Several months ago I threw out the Lonely Planet and Fodors travel books. Lots of memories of European travels in those books, but they are now outdated and everything is on the internet now. It felt good to give them the heave ho!

  12. Mooshi, DH and I went to the NYC Historical Society in October for the first time. I didn’t expect to enjoy it as much as we did. There was a lot to see.

    I really need to purge our books, too. Especially all the baby and childcare books.

  13. My DD loved Chutes and Ladders and Candyland. We played both games for many, many years. She still likes to play Monopoly and we have multiple versions of Monopoly. I am happy because she learned to play Mahjong at a friend’s house. I love to play Mahjong, but it really does require four players so I have to teach DH and find a friend. We recently taught him how to play Rummikub, and that is a good game for the there of us. My friends like to play Rummikub when the kids are in camp because it is much easier to learn vs mahjong.

  14. We just purged most of the kids’ books and donated them to the school book sale. But we still have a ton of mostly DW’s books. I would like to get rid of them but she refuses. We don’t have any really odd ones.

    Several months ago I threw out the Lonely Planet and Fodors travel books. Lots of memories of European travels in those books, but they are now outdated and everything is on the internet now. It felt good to give them the heave ho!

    I still like to use travel books. Yeah, all the info is online, but I like looking through the books.

  15. I feel the same way about cookbooks. I love to read cookbooks even though i can get so many recipes online or watch videos about how to make something.

  16. I like cookbooks because they have a lot of commentary in them which gives context. I also like travel books although I have switched to buying the kind with lots of pictures and cultural description because I know I can use TripAdvisor for basic listings. I particularly like Insight Guides. https://www.amazon.com/Insight-Guides-South-Korea/dp/1780059310/ref=sr_1_11?s=books&ie=UTF8&qid=1546042876&sr=1-11&refinements=p_n_feature_fourteen_browse-bin%3A5483155011

  17. We get a lot of board and card games for Christmas each year. We are still trying to win Forbidden Island without cheating. Just got Forbidden Sky and Pandemic (and a few others).

    IMHO Chutes and Ladders is the most evil children’s game there is. I cannot tell you how many tears have been shed over that game in our house. I truly loathe it.

  18. I’m going to see if anyone wants to play Rummikub around here. Sometimes the tactile aspect of handling tiles or other game pieces is a significant part of enjoying a game. That’s part of the reason I like Dominoes. I’ve never played Mahjong.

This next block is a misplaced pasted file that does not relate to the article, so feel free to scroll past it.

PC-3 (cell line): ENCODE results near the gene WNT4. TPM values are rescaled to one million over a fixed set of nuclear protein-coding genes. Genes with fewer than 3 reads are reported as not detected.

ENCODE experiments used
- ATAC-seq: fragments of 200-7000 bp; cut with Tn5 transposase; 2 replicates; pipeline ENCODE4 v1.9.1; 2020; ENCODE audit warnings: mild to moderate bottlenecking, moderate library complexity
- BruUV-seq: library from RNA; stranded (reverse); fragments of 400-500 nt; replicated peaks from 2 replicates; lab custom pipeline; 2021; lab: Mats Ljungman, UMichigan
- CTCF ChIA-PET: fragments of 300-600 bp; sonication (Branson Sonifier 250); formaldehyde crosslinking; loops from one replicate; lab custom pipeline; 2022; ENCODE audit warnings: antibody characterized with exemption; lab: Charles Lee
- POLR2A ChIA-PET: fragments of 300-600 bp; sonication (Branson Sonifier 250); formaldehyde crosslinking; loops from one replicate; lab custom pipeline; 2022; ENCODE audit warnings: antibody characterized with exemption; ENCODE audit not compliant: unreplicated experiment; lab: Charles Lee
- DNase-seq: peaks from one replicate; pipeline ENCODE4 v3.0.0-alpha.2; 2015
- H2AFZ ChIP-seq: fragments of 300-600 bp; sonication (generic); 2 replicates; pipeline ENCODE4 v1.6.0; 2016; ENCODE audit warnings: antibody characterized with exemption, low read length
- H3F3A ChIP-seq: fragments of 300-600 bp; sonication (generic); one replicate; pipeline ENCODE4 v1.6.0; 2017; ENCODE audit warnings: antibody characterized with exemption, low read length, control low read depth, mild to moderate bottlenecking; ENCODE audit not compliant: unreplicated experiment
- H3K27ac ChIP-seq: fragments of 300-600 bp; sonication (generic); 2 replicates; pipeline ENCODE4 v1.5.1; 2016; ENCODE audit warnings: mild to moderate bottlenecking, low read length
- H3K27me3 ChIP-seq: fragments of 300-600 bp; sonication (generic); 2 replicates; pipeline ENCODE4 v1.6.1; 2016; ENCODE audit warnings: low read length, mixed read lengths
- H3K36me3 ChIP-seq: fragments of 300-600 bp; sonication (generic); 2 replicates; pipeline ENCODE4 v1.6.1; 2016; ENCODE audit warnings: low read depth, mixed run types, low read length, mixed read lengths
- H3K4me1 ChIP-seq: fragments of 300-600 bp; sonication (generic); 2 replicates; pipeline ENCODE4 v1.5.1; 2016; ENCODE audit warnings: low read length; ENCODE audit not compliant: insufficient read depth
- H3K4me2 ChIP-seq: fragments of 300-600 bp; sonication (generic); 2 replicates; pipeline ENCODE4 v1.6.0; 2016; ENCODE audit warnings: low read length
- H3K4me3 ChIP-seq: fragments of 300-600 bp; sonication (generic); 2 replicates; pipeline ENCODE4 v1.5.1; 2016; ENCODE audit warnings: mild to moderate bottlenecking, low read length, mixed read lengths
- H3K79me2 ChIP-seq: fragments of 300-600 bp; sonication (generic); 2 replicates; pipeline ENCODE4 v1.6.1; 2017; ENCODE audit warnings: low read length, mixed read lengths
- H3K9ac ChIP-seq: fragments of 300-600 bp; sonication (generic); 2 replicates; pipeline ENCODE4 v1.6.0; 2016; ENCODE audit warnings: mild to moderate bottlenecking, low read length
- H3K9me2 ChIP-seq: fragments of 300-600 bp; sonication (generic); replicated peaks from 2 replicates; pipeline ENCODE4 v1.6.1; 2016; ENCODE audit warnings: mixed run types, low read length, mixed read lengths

For now I’ll keep my Audubon field guides. I still occasionally use them, in conjunction with Google. Does anyone else have these?

  19. Rummikub is great for travel too because the tiles don’t blow away if you’re sitting outside by a pool or on a deck.

    We’re going back to the city today to do some touristy stuff. We’re going to lower Manhattan because DD wants to see the Oculus and sone other sites that are near the World Trade Center.

  20. I never heard of Rummikub!

    Lauren, we have been treating this whole week as NYC vacation. Just doing the kinds of things we would do if we were tourists in the city. We are heading to the Whitney tomorrow to see the Andy Warhol exhibit.

  21. We have books but we regularly purge them as the kids outgrow them. Same thing with toys and games, though DD has a few.
    I kept all the Fodor’s guides and all the cookbooks though. I find, I get overwhelmed with stuff if I don’t regularly ask the kids to clean out their closets and the bookshelves.
    We don’t have a basement so no space to put things out of sight. If DD takes Art, I expect more space to be devoted to art supplies in the coming years. We are not that Totebaggy. DS got a another monitor, more computer memory and a few new XBOX games this Christmas.

  22. I think the most Totebaggy gift so far is from SIL. She sent the kids vegetable and salad growing kits. What can be more Totebaggy than growing and eating your own veggies ?

  23. “I like cookbooks because they have a lot of commentary in them which gives context”